For a start, LGBT romance is a thing.

Except it sort of isn’t. And, perhaps, in an ideal world it sort of shouldn’t be. And this is already all sorts of complicated. And that’s sort of what this blog post is about.

When it comes to queer representation, romance is in a very funny position because, in some respects, it’s years ahead of the other popular genres and, in other respects, it’s years behind.  There’s no other genre of popular fiction which has a whole subgenre of books with queer protagonists.  If you want to read a fantasy novel with a gay hero, you have a find a fantasy novel with a gay hero (and there are some, which is great). Similarly, if you want to find a mystery novel about a gay detective, you have to find a mystery novel with a gay detective (and there are some, which is great). But if you want to read a romance with queer protagonist (or, if I’m being very honest here, with a gay male protagonist) there are hundreds and thousands of books you could read. There are entire blogs and websites dedicated to reviewing these books. The m/m community is thriving, especially when compared to analogous communities in other genres.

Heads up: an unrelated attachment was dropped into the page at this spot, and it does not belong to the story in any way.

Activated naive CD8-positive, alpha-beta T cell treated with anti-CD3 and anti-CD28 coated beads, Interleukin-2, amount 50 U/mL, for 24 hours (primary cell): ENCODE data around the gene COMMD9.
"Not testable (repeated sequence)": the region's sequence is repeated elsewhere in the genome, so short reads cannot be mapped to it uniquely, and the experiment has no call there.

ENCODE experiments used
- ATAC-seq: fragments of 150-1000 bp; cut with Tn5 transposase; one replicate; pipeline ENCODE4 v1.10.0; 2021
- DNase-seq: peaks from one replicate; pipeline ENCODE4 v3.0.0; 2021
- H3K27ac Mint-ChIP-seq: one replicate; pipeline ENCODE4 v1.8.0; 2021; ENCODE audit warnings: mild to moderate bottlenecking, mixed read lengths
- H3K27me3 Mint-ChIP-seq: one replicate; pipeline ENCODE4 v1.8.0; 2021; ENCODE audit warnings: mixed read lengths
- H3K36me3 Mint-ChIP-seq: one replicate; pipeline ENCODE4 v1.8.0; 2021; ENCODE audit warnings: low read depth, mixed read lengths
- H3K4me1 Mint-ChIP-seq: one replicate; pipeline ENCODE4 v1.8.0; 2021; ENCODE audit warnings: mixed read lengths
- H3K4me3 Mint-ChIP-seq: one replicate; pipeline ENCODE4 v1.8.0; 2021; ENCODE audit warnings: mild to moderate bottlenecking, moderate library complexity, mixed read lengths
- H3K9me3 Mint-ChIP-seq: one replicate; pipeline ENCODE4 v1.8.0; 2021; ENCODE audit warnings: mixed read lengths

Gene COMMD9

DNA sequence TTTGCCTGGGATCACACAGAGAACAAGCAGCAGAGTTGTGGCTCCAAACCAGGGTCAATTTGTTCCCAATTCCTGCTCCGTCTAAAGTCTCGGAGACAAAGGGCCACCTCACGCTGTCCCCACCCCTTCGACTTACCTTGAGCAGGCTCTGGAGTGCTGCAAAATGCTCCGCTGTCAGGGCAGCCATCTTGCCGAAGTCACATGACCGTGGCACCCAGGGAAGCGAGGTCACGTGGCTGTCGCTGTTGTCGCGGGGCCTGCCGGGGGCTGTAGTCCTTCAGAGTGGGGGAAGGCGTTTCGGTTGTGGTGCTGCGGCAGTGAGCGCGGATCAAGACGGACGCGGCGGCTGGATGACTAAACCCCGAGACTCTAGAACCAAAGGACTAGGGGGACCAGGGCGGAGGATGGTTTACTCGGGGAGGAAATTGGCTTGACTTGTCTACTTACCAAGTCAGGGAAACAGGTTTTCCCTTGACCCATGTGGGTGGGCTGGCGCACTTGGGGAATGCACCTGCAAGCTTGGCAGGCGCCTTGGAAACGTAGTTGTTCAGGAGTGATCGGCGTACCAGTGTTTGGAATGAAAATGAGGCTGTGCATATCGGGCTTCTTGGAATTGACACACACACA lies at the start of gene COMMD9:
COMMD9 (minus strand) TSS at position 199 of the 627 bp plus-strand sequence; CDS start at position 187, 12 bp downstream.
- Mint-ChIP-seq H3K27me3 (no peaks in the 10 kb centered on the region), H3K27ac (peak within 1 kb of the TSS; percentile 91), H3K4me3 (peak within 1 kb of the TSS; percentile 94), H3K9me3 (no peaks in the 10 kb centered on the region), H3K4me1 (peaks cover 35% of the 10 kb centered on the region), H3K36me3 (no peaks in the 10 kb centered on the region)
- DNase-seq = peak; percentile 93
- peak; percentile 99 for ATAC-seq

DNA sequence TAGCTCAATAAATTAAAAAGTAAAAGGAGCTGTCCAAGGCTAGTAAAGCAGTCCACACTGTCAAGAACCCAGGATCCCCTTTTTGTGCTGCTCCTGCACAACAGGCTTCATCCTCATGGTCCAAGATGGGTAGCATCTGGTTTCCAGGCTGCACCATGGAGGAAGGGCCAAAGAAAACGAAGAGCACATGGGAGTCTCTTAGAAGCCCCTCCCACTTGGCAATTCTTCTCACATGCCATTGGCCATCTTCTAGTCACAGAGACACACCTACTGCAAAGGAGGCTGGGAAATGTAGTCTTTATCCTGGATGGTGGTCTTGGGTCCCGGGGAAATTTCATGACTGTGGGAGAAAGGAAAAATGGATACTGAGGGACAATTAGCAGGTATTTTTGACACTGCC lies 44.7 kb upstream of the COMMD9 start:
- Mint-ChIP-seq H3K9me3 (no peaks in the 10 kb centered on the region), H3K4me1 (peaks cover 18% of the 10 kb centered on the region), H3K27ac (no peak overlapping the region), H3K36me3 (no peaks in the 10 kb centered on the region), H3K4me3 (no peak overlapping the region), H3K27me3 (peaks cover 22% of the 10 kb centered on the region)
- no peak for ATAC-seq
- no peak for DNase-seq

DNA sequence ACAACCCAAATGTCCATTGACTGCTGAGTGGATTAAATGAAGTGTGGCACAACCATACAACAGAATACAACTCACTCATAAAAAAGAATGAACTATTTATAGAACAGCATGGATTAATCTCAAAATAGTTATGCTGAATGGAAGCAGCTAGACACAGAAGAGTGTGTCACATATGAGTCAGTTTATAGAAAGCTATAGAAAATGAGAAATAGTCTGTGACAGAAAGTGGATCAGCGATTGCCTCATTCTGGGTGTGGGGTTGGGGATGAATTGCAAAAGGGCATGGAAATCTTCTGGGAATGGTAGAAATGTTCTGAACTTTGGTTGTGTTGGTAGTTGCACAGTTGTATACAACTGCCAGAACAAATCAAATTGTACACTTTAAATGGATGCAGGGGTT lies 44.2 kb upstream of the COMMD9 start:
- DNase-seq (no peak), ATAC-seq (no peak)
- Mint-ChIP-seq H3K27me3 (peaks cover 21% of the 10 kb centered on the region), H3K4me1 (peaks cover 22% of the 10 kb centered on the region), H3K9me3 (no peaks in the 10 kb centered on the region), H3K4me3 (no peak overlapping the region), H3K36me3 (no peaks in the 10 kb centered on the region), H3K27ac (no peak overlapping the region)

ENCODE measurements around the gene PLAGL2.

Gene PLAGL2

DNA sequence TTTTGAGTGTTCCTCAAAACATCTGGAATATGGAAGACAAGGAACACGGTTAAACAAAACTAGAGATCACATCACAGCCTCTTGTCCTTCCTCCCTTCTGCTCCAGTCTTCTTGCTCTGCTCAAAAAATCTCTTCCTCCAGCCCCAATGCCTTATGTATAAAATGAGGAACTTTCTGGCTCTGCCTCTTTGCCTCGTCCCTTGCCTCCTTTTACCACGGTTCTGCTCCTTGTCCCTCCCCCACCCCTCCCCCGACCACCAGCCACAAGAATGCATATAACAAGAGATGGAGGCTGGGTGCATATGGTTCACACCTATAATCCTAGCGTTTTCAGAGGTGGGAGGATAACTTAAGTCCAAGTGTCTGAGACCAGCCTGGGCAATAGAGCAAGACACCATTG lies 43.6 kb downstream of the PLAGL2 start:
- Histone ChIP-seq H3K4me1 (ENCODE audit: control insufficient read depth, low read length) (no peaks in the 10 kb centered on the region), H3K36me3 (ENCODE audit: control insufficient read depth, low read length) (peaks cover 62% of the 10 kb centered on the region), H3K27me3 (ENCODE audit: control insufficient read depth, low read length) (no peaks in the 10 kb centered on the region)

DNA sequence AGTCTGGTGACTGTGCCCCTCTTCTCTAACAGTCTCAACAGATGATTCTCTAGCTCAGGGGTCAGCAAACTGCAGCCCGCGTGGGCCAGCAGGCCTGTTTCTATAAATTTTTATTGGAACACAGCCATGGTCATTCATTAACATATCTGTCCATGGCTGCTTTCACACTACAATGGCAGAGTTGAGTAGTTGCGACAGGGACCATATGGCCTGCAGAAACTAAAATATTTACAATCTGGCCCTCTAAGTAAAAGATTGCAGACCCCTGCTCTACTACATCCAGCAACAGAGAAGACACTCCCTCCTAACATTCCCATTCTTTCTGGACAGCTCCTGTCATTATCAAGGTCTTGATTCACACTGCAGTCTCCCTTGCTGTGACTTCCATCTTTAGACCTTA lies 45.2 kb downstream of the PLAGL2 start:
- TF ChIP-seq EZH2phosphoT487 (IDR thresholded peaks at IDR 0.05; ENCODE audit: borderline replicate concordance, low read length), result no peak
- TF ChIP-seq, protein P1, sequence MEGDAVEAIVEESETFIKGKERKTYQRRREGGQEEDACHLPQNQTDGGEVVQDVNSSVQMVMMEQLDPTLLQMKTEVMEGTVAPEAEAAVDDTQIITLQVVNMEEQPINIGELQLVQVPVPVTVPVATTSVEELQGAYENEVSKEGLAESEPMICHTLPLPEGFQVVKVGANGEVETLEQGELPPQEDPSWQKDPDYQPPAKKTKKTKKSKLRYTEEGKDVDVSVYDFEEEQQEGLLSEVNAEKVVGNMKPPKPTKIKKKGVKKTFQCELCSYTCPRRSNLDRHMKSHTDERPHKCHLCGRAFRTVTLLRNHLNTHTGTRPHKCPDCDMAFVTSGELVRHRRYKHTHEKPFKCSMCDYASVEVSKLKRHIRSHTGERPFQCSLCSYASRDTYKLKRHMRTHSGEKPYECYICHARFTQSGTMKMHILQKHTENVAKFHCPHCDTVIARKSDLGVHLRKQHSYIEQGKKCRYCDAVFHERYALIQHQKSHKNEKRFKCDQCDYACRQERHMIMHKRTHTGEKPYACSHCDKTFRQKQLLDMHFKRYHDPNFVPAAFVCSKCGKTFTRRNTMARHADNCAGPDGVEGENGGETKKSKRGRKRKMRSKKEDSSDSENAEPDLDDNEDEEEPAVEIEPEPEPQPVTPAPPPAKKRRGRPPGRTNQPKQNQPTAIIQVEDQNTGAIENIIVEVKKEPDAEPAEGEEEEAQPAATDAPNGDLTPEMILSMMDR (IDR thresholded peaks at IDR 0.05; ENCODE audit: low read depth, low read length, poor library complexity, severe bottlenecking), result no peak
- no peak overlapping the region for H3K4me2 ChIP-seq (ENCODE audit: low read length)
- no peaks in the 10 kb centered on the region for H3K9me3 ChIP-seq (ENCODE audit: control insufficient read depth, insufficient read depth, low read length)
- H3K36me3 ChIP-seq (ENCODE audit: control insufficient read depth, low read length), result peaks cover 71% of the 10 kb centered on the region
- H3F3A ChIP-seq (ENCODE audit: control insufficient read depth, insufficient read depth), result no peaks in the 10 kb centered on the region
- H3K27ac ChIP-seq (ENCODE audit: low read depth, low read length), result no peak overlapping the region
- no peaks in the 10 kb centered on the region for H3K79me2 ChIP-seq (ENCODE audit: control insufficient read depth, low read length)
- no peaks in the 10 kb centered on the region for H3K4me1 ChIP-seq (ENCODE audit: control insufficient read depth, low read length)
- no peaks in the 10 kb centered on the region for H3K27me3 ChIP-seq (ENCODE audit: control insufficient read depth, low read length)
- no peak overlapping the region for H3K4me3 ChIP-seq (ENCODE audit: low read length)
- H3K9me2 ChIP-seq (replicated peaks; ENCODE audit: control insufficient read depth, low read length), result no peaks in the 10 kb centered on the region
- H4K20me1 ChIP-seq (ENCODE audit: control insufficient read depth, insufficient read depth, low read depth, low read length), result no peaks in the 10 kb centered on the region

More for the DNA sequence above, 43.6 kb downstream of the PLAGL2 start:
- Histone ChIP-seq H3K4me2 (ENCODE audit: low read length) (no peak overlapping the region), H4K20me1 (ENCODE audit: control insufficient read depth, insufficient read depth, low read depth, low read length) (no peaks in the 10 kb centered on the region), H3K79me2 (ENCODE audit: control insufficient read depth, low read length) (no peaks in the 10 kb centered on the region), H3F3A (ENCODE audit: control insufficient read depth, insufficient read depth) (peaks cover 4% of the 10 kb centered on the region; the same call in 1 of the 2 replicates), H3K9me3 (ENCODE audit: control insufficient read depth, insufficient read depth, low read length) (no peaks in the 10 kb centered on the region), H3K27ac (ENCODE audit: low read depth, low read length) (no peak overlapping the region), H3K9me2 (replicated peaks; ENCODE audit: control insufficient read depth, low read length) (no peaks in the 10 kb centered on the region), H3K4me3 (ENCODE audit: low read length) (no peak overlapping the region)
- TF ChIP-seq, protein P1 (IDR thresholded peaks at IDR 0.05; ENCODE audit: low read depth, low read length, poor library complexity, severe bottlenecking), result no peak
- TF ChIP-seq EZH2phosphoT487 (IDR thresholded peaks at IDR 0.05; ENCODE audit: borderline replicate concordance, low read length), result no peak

This should all be wonderful except there’s part of me which feels deeply uncomfortable with the idea that two men or two women falling love is a somehow seen as a different type of story to one about a man and a woman falling in love. All other romance subgenres are about, for want of better terms, setting and context. But, seriously folks, being gay is not the equivalent of being a werewolf, a sky pirate or an FBI agent.